Highlights: This study compared the workload of drivers when driving different types of vehicles; The combination of a truck and trailer exposes the driver to a significantly greater workload than trucks without trailers; The workload of drivers varied during a work shift i.e. drivers experienced significantly more workload in the middle of their work shifts.
Abstract | Full text in HTML | Full text in PDF | Author Info

Our research aimed to quantify and evaluate the stress loading of drivers by monitoring the loading of the radial extensor muscle at the wrist joint (musculus extensor carpi radialis) when they drove different types of timber trucks. We monitored changes in the electric potential of skeletal muscles with electromyographic measurements and measurements of changes of heart rate using the Biofeedback 2000 x-pert device. The drivers were observed throughout their work shifts during normal operation of logging trucks and logging trucks with trailers. As a reference, muscle load was measured when driving a passenger car. We evaluated the normality of the measured data and obtained descriptive statistics from the individual measurements. The differences in stress load associated with driving the different types of vehicles increased whilst driving on lower-class roads. Results showed a high stress load for drivers of loaded vehicles when driving on narrow roads. It was more challenging to control a loaded logging truck with a trailer than driving a logging truck, with the difference in muscular loading reaching 22.5%. Driving a logging truck with a trailer produced 46.5% more muscle loading compared to driving a loaded passenger car. For preventive health and safety reasons, it would be reasonable to alternate between drivers when operating various vehicles, thus minimizing the development of possible health issues.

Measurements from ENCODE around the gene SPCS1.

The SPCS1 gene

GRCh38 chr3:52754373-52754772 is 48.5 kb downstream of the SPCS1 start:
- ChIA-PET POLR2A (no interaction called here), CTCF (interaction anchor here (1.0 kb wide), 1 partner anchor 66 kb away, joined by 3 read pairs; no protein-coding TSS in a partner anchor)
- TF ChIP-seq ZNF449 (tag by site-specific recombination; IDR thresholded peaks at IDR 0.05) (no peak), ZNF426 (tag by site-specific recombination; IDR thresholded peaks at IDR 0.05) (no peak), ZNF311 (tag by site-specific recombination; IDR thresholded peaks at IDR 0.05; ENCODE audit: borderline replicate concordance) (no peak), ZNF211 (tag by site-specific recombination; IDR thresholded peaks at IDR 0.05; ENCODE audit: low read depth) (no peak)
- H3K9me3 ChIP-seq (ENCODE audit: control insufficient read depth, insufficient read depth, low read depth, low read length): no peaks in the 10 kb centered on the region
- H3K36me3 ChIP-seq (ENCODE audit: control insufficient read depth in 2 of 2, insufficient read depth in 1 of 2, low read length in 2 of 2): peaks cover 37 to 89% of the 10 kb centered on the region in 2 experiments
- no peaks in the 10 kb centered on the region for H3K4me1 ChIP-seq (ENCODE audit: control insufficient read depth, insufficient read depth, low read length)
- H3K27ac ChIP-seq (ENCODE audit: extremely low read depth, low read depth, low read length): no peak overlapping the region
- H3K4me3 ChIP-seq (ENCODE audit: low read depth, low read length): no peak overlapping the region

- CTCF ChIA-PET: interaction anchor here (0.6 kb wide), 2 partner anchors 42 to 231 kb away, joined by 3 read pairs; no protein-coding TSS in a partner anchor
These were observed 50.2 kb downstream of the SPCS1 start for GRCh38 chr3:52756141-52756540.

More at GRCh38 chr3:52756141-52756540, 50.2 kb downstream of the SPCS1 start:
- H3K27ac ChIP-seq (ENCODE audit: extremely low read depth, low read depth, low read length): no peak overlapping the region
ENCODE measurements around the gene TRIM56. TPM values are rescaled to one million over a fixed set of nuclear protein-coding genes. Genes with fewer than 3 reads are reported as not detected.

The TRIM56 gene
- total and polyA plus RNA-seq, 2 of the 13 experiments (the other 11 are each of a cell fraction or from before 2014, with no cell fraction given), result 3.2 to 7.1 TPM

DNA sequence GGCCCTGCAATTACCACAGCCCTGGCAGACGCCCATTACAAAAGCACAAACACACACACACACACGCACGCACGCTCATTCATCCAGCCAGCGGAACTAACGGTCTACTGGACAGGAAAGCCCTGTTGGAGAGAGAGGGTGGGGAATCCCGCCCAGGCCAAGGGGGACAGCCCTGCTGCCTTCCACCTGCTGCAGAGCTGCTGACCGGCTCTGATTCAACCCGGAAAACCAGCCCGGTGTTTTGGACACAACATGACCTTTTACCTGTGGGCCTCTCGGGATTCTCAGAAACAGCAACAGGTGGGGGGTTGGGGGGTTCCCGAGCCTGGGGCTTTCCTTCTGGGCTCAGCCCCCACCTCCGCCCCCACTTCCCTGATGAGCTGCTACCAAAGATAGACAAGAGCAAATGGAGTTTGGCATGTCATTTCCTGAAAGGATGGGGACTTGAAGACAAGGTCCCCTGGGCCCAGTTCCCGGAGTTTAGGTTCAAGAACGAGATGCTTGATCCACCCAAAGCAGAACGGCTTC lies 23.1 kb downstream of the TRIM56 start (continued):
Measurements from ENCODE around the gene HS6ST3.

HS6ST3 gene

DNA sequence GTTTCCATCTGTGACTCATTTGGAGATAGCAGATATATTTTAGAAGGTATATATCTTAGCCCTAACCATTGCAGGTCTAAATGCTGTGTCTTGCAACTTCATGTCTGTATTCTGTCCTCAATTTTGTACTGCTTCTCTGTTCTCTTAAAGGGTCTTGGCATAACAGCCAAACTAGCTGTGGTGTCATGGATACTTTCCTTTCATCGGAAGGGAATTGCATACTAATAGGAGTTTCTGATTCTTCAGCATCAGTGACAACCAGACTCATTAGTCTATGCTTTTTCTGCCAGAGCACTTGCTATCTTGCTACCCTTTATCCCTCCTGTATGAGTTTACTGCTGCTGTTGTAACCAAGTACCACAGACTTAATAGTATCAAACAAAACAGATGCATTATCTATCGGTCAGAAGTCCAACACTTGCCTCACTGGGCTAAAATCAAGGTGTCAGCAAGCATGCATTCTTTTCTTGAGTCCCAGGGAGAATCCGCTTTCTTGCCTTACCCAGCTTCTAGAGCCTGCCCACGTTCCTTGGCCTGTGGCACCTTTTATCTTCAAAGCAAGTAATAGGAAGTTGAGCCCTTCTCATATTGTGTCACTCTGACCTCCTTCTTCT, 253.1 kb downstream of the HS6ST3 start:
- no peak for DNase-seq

• Škvor, Department of Forestry Technologies and Construction, Faculty of Forestry and Wood Sciences, Czech University of Life Sciences Prague, Kamýcká 129, 165 21 Prague 6 - Suchdol, Czech Republic ORCID https://orcid.org/0000-0001-7540-4761 E-mail: skvorp@fld.czu.cz (email)
  • Jankovský, Department of Forestry Technologies and Construction, Faculty of Forestry and Wood Sciences, Czech University of Life Sciences Prague, Kamýcká 129, 165 21 Prague 6 - Suchdol, Czech Republic E-mail: jankovskym@fld.czu.cz
  • Natov, Department of Forestry Technologies and Construction, Faculty of Forestry and Wood Sciences, Czech University of Life Sciences Prague, Kamýcká 129, 165 21 Prague 6 - Suchdol, Czech Republic E-mail: natov@fld.czu.cz
  • Dvořák, Department of Forestry Technologies and Construction, Faculty of Forestry and Wood Sciences, Czech University of Life Sciences Prague, Kamýcká 129, 165 21 Prague 6 - Suchdol, Czech Republic ORCID https://orcid.org/0000-0002-5986-8002 E-mail: dvorakj@fld.czu.cz

Register
Click this link to register to Silva Fennica.
Log in
If you are a registered user, log in to save your selected articles for later access.
Contents alert
Sign up to receive alerts of new content
Your selected articles